The Public Service Commission of West Virginia has a Vision Statement.
Have a look at Vision Statement Item 4: “An improvement in the standard of living and quality of life for the people of West Virginia”
Reading this statement, folks following the PSC Commissioner’s actions regarding Mineral County’s wind turbine noise debacle might begin to wonder if the Commissioners are a bit visually challenged.
In case you don’t know, several neighbors, many who supported the recently opened Pinnacle wind project, complain that the noise coming from the turbines make their lives miserable. They appealed to the PSC to take control of the issue and, at least, have the turbines shut down at night so they could get a little sleep.
And then? This headline in the 8/21/2012 Cumberland Times-News says it all: W.Va. wind farm gripe snuffed out
Well, so much for Item 4’s “improvement in the standard of living and quality of life” requirement.
By the way … “A Gripe?” Your life is being destroyed and the Cumberland Times-News headline dismisses it as a gripe? Shameful!
Anyway, the reason the folks affected by the turbine noise formally appealed to the PSC was simply that they couldn’t get satisfaction from the profit-based corporation responsible for the turbines. I suspect they thought that, since the PSC had the authority to grant the permit to build, their government agency would want to insure that the offending wind project was, in fact, “An improvement in the standard of living and quality of life for the people of West Virginia.”
I would have thought the same, since WV state legislators assigned powers to grant (or not) permits to build such projects to the PSC. And, after all, the state legislators surely wouldn’t have assigned authority to the PSC Commissioners if they believed the PSC wouldn’t adhere to the “Vision” they actually set for themselves. (Yes … I know!)
Unfortunately for the local residents, this logic falls apart. The initial and subsequent appeal for help was denied by the PSC, ignoring advice from its own Staff, in favor of Edison Mission Energy, the now profit-challenged child of Edison International.
The reason given by the PSC Commissioners? You’re gonna love this! “the sitting order does not contain material terms and conditions related to noise or flicker and because the agency does not possess the statutory authority to address the issues raised by Braithwaite.”
In other words: “the sitting order (originally written by the very same WV PSC Commissioners as a result of testimony prior to granting the permit) does not contain material terms and conditions related to noise or flicker and because the agency (the very same WV PSC) does not possess the statutory authority (if not them, who?) to address the issues raised by Braithwaite (one of the harmed residents requesting help).”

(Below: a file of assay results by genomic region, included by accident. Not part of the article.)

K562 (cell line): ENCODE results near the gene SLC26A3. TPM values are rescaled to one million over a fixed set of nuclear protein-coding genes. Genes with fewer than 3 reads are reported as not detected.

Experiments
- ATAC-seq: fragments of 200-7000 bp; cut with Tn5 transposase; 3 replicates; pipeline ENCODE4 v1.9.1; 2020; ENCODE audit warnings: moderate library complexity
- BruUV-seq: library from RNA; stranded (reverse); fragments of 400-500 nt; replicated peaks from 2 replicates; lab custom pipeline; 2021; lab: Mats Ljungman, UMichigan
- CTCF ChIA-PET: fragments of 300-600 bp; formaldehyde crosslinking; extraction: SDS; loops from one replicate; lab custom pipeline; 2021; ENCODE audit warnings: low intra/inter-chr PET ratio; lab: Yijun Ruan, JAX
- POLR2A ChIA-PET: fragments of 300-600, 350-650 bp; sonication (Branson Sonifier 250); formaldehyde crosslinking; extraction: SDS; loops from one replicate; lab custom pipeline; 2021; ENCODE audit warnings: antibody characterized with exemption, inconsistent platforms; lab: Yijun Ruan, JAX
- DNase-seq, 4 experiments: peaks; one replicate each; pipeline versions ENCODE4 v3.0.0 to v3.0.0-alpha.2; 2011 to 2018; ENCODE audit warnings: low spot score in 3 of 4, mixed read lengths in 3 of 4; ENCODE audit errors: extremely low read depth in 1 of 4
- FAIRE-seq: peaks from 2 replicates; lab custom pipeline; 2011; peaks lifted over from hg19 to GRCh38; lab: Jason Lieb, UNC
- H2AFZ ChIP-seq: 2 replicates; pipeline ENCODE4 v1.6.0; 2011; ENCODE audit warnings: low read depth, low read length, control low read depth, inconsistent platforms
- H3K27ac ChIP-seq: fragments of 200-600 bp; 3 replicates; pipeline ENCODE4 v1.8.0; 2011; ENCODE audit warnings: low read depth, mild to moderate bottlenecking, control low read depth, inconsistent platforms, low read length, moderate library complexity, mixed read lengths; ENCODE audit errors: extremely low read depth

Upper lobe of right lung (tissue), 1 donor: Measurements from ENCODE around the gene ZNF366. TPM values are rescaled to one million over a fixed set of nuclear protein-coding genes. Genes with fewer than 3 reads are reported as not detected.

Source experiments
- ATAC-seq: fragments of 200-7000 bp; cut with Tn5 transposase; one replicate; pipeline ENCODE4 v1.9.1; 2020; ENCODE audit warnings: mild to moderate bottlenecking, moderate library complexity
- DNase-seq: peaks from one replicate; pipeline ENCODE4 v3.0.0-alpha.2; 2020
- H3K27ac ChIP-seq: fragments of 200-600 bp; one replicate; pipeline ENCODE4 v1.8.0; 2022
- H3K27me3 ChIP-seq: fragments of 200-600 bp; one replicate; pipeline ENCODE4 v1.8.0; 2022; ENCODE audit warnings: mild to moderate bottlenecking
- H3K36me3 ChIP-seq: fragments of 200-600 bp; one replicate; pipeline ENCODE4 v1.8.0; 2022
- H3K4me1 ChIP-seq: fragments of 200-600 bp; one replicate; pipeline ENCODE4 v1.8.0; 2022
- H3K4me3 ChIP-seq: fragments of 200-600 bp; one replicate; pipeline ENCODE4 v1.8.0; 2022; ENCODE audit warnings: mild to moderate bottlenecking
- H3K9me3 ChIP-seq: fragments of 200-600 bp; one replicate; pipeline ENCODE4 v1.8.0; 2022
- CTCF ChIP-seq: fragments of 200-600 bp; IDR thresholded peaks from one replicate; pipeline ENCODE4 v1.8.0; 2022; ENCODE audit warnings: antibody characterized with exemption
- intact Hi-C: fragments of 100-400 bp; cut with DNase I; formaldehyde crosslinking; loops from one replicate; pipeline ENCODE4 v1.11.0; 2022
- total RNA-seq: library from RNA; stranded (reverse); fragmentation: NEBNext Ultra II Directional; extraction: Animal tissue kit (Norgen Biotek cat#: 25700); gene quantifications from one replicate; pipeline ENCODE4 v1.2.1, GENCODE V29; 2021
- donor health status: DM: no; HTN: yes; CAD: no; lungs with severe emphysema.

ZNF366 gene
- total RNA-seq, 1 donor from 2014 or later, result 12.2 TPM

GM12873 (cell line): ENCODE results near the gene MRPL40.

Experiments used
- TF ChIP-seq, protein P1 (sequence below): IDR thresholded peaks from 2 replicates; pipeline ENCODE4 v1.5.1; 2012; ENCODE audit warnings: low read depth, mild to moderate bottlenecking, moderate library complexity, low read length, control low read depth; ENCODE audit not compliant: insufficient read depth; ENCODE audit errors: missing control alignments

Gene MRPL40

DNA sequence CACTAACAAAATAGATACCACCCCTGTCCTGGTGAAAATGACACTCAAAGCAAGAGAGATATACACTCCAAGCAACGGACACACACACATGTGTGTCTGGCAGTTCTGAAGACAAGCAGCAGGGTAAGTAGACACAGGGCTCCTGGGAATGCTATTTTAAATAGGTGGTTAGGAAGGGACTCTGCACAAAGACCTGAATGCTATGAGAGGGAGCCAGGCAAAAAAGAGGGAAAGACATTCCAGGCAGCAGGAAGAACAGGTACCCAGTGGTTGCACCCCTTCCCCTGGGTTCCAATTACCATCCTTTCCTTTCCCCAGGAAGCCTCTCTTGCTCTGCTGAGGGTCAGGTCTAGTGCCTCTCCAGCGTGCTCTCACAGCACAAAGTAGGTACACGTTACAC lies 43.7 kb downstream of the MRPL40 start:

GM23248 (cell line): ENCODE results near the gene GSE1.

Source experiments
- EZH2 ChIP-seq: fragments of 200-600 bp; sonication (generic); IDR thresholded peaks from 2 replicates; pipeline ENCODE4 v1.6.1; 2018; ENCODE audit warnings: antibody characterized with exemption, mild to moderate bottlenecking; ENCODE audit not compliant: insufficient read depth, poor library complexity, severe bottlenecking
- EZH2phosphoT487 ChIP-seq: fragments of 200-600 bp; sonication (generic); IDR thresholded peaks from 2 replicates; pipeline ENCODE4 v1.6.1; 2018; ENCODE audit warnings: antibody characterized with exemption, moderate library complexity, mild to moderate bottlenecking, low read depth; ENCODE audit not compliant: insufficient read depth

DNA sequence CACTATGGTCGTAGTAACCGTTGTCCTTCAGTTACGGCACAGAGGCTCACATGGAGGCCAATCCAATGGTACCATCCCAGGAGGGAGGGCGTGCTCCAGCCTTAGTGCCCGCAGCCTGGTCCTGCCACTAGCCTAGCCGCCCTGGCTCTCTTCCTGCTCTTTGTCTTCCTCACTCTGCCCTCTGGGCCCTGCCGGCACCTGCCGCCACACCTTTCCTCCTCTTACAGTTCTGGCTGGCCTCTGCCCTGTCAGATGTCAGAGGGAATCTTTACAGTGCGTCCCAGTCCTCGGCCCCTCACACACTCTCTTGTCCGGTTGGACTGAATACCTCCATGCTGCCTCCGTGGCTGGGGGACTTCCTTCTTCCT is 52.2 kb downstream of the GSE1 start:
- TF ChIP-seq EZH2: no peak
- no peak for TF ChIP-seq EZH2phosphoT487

Your read it right: The PSC, in its Pinnacle wind project siting order, seems to claim it was unable/unauthorized to set adequate measures dealing with potential turbine noise (quality of life?) and now falls back on this failure as a reason to ignore their own Vision Statement’s Item 4 regarding our neighbor’s Quality of Life – even though their own Staff seemed to feel otherwise.
In private industry, I was charged with planning and executing my department activities. I was also directly responsible for the results. I can only imagine the reaction if I asked my boss to ignore poor end results because the planning was inadequate. After the initial “what kind of idiot do you take me for” look, I would likely be replaced and, perhaps even fired.
But that’s what we’re asked to do here. We’re to excuse Commissioners because their hands are tied due to earlier considerations they failed to consider, and further … that they don’t actually have the power or knowledge to enforce the requirements set by their own Vision Statement. Well, maybe we should fire the whole bunch!
Take a look at this from the Siting Order and tell me if you feel secure about these officials protecting your back yard:
While there has been progress in controlling the sound fiom [sic] turbines, we indicated the complexity of our task in considering sound analysis in a previous siting certificate order:
- Wind turbines obviously make noise. The question presented in this case, like prior cases before the Commission, is determining the expected degree of noise impact upon nearby residents and whether that impact is acceptable. We are required at this stage of the proceeding in these wind turbine certification applications to assess the noise impact from a wind turbine Project that is not yet certificated, let alone constructed or operating, in an industry with rapidly changing technology, upon certain possible “receptors,” receiving the noise in varying circumstances (wind, weather, foliage cover, ground cover and so forth) at multiple distances from the wind turbines within the Project area.